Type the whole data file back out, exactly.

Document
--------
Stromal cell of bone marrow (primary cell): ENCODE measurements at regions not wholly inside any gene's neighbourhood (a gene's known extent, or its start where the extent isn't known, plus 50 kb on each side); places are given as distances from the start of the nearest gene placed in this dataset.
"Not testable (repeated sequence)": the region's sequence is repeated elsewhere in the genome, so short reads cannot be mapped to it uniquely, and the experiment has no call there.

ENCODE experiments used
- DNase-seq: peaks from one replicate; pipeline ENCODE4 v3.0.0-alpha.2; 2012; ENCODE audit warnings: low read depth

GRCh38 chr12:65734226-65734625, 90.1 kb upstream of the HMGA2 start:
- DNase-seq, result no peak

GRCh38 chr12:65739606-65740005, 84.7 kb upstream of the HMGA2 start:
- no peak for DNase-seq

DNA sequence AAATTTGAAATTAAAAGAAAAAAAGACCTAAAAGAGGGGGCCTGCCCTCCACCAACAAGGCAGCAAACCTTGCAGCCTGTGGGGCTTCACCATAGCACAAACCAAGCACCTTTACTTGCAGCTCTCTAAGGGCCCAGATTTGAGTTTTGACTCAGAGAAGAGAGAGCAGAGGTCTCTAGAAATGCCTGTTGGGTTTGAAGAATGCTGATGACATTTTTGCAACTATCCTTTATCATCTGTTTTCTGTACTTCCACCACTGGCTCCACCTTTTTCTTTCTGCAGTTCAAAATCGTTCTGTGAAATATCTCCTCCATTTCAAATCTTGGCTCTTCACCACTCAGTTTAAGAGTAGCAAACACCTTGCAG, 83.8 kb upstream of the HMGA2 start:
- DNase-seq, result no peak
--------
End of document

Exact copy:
Stromal cell of bone marrow (primary cell): ENCODE measurements at regions not wholly inside any gene's neighbourhood (a gene's known extent, or its start where the extent isn't known, plus 50 kb on each side); places are given as distances from the start of the nearest gene placed in this dataset.
"Not testable (repeated sequence)": the region's sequence is repeated elsewhere in the genome, so short reads cannot be mapped to it uniquely, and the experiment has no call there.

ENCODE experiments used
- DNase-seq: peaks from one replicate; pipeline ENCODE4 v3.0.0-alpha.2; 2012; ENCODE audit warnings: low read depth

GRCh38 chr12:65734226-65734625, 90.1 kb upstream of the HMGA2 start:
- DNase-seq, result no peak

GRCh38 chr12:65739606-65740005, 84.7 kb upstream of the HMGA2 start:
- no peak for DNase-seq

DNA sequence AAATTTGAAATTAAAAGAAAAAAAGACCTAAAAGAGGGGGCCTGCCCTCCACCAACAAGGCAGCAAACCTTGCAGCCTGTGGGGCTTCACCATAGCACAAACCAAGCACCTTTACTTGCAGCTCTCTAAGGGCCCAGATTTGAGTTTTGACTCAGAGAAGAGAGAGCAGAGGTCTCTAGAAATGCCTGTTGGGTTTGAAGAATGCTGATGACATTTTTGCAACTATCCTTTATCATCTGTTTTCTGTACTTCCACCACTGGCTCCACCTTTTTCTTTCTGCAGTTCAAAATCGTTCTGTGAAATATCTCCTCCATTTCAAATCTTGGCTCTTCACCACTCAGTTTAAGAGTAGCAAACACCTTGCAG, 83.8 kb upstream of the HMGA2 start:
- DNase-seq, result no peak